28 March 2012 By Andy Lewis
I was lucky enough to attend the inaugural Alitex Gardeners’ Question Time event recently. It was hugely successful and has to be a fixture on the calendar from now, I would think...
I had responded to a request from the event organisers for a question in advance. After some head scratching and quite a lot of saw dust, I came up with a question:
"I manage a National Trust garden, Uppark House and Garden, (set in the most fabulous environment with stunning views of the South Downs and out to sea...) the garden is being presented around the time of 1810 which is when Humphry Repton was commissioned by Sir Harry Fetherstonhaugh to make some improvements to the garden and house at Uppark. Can the panel give me any advice regarding sourcing plants that were available at this time?"
If you are unfamiliar with Humphry Repton and his work, he was Capability Brown’s natural successor, his style, slightly more forgiving than his predecessor’s brutal approach to developing the landscape. It was a great opportunity to canvass both horticultural and arboricultural opinion all at the same time, a captive panel and hopefully the audience was equally captivated.
Initially I put the question to Marina Christopher of Phoenix Perennials and Sarah Wain, a Garden Supervisor at West Dean Gardens. Marina had done her research and had provided a brilliant list of perennials that we will find most helpful, there are even some surprises in there, so plenty to work with.
Sarah responded by saying what a wonderful place to work and what an exciting project, she encouraged me to look at other Regency style gardens and suggested visiting the Brighton Pavilion as a good starting point along with other National Trust gardens that are managed along a similar timescale. I can feel a trip to Brighton coming along very soon...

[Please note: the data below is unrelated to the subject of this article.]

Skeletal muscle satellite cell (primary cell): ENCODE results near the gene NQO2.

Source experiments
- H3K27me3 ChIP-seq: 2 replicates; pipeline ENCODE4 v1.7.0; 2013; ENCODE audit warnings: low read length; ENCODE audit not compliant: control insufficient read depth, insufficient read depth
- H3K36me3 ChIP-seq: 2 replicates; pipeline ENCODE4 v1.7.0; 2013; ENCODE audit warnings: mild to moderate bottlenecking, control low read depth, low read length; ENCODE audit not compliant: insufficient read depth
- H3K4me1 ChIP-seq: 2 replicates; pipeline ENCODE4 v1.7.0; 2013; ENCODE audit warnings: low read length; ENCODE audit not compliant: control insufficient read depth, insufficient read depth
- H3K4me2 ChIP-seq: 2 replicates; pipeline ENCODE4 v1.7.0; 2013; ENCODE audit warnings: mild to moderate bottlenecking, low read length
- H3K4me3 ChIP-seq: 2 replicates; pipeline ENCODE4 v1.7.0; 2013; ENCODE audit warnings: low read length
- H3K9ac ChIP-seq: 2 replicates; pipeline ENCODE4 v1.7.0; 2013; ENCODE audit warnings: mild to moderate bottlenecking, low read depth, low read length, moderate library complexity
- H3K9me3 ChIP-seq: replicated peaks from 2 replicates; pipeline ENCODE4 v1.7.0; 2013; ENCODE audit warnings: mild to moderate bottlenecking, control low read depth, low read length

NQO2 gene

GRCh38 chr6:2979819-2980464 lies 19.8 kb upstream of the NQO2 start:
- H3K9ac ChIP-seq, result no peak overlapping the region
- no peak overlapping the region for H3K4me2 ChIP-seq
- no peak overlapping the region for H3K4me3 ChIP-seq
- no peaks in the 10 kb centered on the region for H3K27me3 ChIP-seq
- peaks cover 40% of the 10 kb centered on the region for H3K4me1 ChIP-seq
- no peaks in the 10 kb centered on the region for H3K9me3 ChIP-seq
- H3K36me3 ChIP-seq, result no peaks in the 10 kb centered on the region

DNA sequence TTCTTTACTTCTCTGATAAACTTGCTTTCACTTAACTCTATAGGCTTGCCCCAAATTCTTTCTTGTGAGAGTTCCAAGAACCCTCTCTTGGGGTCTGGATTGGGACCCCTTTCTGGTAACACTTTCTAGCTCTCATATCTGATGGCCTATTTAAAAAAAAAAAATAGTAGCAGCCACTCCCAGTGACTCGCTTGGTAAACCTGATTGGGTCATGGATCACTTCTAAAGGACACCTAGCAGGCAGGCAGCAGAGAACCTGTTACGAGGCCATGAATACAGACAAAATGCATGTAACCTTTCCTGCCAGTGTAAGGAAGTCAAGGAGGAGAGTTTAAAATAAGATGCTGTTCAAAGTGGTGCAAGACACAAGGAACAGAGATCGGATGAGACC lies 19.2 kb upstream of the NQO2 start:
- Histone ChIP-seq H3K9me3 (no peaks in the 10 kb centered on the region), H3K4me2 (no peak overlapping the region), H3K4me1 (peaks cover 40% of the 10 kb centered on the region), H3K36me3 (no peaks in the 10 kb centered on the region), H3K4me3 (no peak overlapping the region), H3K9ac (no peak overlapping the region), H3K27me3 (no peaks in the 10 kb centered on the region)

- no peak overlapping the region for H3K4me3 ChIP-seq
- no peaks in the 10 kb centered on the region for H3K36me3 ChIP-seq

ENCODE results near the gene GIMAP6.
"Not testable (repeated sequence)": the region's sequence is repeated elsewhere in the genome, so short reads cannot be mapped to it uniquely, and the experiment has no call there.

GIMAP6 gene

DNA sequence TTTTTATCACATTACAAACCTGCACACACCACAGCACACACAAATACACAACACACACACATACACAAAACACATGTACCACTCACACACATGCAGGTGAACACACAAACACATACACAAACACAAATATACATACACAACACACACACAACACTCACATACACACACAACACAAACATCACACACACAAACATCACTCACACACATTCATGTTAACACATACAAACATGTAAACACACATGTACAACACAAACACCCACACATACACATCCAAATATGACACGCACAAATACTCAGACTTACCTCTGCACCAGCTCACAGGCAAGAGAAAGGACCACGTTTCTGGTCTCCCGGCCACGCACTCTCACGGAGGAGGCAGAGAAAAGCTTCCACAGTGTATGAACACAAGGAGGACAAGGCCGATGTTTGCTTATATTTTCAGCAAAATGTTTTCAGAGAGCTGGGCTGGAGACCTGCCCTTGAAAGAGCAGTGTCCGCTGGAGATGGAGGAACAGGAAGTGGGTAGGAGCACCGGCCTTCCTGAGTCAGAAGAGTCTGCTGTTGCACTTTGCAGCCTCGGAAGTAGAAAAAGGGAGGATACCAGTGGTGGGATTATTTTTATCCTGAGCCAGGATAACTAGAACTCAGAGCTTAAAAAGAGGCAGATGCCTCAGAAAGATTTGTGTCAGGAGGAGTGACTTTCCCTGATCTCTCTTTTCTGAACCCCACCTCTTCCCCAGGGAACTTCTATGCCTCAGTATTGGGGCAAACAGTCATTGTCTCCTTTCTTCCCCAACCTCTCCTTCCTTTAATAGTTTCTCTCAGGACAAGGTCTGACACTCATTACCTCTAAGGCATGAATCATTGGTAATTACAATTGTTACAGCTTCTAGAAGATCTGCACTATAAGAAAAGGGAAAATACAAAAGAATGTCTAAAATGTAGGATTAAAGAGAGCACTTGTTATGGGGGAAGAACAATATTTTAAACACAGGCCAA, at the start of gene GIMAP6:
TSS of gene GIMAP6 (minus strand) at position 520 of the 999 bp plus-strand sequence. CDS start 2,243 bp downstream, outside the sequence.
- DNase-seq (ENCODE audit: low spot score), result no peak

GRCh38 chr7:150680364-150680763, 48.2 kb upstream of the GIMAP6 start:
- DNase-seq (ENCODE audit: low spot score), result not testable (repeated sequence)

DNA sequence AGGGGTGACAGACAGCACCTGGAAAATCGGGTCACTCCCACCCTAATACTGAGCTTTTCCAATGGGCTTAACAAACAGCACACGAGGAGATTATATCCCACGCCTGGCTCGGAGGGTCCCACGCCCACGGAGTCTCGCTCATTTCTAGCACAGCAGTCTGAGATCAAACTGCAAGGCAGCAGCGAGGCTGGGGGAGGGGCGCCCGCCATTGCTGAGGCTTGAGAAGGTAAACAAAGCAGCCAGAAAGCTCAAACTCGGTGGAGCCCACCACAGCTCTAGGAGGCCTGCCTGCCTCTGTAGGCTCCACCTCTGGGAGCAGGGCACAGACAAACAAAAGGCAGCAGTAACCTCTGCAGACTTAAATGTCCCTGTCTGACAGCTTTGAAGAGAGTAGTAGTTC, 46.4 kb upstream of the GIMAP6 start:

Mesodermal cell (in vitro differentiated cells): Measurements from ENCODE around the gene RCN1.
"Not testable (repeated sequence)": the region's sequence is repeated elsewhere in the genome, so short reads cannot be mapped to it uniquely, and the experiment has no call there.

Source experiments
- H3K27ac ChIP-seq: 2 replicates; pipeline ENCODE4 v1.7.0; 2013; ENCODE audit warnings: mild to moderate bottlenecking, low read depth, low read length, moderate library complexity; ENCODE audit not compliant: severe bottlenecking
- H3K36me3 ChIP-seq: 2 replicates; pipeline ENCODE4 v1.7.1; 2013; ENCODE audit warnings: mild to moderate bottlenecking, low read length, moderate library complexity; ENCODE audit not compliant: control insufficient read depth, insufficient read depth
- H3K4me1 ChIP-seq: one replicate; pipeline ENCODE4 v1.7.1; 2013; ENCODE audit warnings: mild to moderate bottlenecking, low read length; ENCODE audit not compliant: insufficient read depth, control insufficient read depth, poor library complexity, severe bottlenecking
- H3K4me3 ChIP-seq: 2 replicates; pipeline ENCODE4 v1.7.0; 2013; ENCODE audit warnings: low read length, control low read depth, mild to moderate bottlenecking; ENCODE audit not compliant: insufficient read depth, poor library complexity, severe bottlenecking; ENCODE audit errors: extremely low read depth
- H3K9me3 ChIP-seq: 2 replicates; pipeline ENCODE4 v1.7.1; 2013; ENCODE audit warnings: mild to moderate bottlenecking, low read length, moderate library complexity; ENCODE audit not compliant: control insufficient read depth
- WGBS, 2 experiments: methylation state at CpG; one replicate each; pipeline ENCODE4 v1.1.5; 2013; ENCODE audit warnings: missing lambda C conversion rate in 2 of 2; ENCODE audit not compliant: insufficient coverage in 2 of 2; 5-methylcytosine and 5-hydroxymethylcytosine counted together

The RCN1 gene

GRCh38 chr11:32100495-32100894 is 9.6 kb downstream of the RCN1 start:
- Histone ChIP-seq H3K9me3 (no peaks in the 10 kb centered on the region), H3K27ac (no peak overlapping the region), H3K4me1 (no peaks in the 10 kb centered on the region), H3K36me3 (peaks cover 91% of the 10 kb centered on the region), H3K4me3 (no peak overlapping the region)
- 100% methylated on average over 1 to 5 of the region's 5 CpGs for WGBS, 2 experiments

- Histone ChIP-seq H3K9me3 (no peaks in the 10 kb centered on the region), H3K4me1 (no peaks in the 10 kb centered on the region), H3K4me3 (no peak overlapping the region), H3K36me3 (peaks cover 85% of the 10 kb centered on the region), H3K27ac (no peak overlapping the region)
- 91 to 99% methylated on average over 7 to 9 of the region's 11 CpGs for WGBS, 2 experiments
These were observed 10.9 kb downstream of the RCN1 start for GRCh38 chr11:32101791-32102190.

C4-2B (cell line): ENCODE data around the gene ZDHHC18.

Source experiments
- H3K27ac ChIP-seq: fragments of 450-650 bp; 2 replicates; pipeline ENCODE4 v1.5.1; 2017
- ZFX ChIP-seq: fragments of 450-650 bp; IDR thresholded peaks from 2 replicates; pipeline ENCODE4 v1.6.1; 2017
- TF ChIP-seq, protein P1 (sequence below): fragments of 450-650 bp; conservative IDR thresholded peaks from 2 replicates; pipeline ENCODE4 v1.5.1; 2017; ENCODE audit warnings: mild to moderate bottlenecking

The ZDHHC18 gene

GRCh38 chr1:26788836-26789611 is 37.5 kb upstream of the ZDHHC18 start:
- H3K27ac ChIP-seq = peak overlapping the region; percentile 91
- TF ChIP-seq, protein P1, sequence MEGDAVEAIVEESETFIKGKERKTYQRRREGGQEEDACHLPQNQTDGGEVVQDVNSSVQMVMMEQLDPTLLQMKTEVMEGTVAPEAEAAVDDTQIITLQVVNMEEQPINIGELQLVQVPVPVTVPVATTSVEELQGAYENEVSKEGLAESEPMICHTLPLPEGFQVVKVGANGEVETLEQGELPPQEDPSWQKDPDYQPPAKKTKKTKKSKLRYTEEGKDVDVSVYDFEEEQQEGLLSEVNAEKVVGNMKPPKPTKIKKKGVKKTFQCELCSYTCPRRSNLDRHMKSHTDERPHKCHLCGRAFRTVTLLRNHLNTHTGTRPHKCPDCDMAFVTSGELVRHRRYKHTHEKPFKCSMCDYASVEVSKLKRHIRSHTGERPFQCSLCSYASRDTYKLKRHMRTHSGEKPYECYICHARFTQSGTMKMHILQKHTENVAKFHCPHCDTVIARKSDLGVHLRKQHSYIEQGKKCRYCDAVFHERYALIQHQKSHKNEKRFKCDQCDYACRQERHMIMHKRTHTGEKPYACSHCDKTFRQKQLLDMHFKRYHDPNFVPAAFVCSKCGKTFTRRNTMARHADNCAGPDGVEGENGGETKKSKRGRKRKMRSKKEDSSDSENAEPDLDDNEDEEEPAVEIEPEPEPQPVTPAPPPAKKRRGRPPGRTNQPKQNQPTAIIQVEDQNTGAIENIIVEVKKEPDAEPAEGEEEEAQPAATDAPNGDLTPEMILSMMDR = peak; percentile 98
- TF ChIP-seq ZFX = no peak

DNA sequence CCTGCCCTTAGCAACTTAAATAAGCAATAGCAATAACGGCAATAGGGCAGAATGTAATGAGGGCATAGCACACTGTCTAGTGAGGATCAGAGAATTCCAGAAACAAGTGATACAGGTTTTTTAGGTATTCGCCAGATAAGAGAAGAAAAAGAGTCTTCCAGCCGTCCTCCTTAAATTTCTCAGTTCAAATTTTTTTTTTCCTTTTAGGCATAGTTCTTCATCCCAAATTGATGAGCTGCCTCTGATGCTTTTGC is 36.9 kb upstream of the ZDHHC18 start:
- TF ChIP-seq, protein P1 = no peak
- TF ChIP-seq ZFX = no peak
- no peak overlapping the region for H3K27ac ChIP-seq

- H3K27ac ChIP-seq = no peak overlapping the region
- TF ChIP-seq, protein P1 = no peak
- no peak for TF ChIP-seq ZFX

I then asked the wonderfully engaging and charismatic Tony Kirkham of Kew for his thoughts; he offered me some research that he’d done and talked about plant hunters of the day which gave me more food for thought.
So how does Alitex fit into all this? Well, we’ll be using the glasshouses for our propagation, they’ve very kindly allowed us to use one of their show glasshouses for the last two years. I’ve always had a soft spot for Alitex glasshouses, I spent many happy years working in an Alitex glasshouse before I worked for National Trust. I can still feel the excitement of walking into the garden every morning this time of year, taking a deep breath to take in all the scent as I move deeper into the garden, listening for the birdsong and looking which seedlings have emerged overnight...magic!
If you’d like to be kept up to date with what’s going on at Uppark House and Garden @ UpparkHG on Twitter.
To find out more about our guest speakers and how the evening went, please click here.